Tag Archives: Steven Spielberg

Pulse Racing Events

Just when I thought the season was dull come some pulse racing events:
August Wilson’s THE PIANO LESSON, Ivo van Hove’s ROMAN TRAGEDIES, Steven Spielberg’s LINCOLN and Joe Wright’s ANNA KARENINA.

Classics all, at least two, and possibly three of them are based on classics, Wilson’s play having achieved, with this fine production, that rank too. A play that illustrates Toni Morrison’s principles in PLAYING IN THE DARK, the Signature production features fine ensemble acting, a ghost or two as actors, and the stunning family collaboration of Berenice and Boy Willie in exorcizing the past.

ROMAN TRAGEDIES is a once in a lifetime event: 6 hours of Shakespeare, in Dutch that manages to lucidly present CORIOLANUS, JULIUS CAESAR, and ANTONY AND CLEOPATRA, defamiliarizing them through the necessary (it’s in Dutch!) use of ample video screens and audiences on the set to the tune of hundreds who come and go, as characters do, as the histories unroll.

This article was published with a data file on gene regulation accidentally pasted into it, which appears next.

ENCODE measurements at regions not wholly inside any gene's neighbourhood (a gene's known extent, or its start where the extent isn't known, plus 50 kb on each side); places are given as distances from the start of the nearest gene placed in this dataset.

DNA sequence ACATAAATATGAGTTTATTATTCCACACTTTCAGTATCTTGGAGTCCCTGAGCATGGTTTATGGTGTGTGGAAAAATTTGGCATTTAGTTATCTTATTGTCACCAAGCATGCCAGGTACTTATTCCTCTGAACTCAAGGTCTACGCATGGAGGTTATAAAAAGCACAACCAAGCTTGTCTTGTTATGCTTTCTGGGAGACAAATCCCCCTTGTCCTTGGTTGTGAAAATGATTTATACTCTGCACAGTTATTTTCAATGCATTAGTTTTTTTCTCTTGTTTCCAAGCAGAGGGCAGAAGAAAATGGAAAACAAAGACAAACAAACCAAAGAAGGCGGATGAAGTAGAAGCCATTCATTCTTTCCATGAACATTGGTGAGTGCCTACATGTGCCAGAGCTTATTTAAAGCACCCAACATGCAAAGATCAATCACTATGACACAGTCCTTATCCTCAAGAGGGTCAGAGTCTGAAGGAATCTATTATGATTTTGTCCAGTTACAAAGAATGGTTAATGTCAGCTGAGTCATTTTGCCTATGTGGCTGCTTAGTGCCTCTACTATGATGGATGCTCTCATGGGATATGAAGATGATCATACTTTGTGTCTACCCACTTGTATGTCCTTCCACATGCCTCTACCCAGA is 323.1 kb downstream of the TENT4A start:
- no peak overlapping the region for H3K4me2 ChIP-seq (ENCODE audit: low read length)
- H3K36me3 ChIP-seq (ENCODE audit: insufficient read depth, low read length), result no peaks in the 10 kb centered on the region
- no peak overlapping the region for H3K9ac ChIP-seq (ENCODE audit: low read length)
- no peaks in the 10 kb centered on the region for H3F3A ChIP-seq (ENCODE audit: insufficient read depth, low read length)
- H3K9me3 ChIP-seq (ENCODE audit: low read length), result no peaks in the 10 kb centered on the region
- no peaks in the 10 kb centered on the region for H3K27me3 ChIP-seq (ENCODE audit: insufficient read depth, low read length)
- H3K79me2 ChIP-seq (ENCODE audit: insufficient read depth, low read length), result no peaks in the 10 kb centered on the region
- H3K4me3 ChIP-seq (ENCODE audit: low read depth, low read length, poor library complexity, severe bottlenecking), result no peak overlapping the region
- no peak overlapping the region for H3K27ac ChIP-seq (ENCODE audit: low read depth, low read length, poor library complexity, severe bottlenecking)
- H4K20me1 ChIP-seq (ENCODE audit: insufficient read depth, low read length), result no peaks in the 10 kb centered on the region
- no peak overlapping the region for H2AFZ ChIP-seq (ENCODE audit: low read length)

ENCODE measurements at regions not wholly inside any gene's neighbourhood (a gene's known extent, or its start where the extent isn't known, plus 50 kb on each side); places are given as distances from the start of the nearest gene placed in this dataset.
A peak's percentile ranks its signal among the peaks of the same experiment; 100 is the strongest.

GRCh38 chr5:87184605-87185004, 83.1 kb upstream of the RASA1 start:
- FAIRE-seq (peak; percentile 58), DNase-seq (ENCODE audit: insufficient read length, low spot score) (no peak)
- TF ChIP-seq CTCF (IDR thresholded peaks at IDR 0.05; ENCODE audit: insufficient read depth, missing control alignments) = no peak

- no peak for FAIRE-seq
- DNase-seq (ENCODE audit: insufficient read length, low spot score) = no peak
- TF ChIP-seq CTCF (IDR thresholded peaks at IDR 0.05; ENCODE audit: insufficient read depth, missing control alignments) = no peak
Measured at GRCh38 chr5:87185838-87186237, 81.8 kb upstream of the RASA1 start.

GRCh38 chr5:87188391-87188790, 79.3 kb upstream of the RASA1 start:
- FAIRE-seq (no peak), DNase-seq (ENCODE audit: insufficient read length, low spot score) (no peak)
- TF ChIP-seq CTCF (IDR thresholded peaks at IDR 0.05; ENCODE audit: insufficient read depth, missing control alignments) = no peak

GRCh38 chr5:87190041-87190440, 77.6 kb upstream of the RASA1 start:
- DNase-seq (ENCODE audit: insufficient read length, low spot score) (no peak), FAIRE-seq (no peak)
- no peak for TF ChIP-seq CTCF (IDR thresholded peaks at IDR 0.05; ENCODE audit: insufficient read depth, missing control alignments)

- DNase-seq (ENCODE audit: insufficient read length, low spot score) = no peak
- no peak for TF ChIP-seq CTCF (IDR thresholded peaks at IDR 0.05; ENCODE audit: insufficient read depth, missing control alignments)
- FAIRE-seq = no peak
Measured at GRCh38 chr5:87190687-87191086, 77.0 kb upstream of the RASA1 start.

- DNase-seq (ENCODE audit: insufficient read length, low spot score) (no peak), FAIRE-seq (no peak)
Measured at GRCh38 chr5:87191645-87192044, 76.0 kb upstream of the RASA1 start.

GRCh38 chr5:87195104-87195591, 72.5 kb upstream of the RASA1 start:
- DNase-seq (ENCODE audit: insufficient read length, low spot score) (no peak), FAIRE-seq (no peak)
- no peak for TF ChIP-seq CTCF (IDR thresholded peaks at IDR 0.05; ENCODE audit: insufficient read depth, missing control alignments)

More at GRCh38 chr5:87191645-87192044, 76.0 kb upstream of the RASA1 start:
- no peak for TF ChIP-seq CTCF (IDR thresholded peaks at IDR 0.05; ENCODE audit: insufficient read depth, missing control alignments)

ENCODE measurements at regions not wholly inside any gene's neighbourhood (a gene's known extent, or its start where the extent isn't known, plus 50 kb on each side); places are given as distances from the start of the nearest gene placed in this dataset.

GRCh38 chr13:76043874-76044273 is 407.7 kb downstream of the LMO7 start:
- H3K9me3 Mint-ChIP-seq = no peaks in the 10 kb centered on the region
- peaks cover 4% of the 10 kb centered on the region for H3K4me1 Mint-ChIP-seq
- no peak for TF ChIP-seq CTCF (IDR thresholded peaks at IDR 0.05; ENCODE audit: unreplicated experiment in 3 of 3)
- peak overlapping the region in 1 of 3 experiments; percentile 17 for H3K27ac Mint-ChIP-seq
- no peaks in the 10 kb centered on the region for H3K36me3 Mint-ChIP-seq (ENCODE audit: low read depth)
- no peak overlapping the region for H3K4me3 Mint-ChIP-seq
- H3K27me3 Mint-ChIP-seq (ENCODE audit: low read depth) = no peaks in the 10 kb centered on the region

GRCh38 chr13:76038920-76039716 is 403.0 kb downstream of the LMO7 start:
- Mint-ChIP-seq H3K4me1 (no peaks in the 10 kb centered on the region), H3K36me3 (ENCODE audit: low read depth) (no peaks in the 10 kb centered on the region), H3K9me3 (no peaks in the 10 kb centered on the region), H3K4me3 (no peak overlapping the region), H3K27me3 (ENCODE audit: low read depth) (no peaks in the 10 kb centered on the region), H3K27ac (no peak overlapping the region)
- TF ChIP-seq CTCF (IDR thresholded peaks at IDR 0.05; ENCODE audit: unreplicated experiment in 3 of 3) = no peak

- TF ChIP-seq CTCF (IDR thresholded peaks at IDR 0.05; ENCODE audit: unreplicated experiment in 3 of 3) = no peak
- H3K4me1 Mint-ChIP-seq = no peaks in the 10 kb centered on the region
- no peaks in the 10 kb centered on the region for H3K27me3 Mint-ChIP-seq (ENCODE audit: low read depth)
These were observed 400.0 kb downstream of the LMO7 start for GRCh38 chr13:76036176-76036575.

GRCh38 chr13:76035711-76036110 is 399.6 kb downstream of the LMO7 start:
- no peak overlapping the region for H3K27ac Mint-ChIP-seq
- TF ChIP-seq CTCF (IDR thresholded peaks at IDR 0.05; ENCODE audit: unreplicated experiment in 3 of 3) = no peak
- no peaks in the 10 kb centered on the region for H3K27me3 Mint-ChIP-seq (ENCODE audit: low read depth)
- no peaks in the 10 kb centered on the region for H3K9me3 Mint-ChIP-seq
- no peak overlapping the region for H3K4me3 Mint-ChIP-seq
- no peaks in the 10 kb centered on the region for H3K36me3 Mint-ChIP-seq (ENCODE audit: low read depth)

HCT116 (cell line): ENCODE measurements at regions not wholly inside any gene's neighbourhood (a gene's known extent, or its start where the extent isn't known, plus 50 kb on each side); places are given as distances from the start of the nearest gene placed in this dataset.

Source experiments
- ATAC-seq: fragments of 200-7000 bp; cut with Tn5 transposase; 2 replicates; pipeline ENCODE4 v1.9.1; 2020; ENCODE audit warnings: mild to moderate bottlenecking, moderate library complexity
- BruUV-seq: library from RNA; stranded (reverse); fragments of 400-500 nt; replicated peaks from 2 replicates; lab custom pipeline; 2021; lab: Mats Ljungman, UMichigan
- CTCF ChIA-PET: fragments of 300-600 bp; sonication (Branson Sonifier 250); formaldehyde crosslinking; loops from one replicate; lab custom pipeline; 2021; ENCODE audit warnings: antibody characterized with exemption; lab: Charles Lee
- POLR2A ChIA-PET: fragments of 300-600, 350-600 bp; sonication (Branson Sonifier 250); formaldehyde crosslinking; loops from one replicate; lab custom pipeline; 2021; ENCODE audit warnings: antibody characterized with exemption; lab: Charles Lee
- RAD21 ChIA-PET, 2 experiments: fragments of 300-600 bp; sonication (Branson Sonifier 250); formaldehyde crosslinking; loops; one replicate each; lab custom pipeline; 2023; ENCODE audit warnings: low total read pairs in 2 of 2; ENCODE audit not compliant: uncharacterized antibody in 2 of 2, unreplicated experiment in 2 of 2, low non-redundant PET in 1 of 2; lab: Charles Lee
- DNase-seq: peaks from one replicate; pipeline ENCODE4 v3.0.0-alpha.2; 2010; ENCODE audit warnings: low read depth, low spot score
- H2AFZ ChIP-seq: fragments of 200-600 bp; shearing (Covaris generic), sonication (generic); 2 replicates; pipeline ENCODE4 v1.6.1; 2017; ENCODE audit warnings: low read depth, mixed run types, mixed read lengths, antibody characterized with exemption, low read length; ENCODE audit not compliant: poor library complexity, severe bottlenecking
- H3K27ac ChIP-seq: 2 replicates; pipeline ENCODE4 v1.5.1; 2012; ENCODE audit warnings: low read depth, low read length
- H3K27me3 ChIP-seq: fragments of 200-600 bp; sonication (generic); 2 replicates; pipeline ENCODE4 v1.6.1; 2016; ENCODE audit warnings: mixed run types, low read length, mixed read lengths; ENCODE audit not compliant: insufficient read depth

One can only second widespread admiration for Daniel Day Lewis as Lincoln: the role of a lifetime in a history lesson that comes alive through Tony Kushner’s lucid and affecting screenplay. ANNA KARENINA got some bad reviews but trust this Tolstoy lover when she says that this a great, visually stunning adaptation of a big baggy monster of a novel that allows the complexity of the male characters to come through, though it opts to make Anna a woman in love for whom love means self-immolation; she’s a woman who breaks the rules, knowingly and willingly but then lacks the strength to face the consequences.

Sub theme throughout: strong women, not least of whom are Cleopatra, Mary Todd Lincoln (I know her problems… but she’s a power), and Doris Kearns Goodwin who toughed out a minor scandal to inspire LINCOLN, the triumphant film.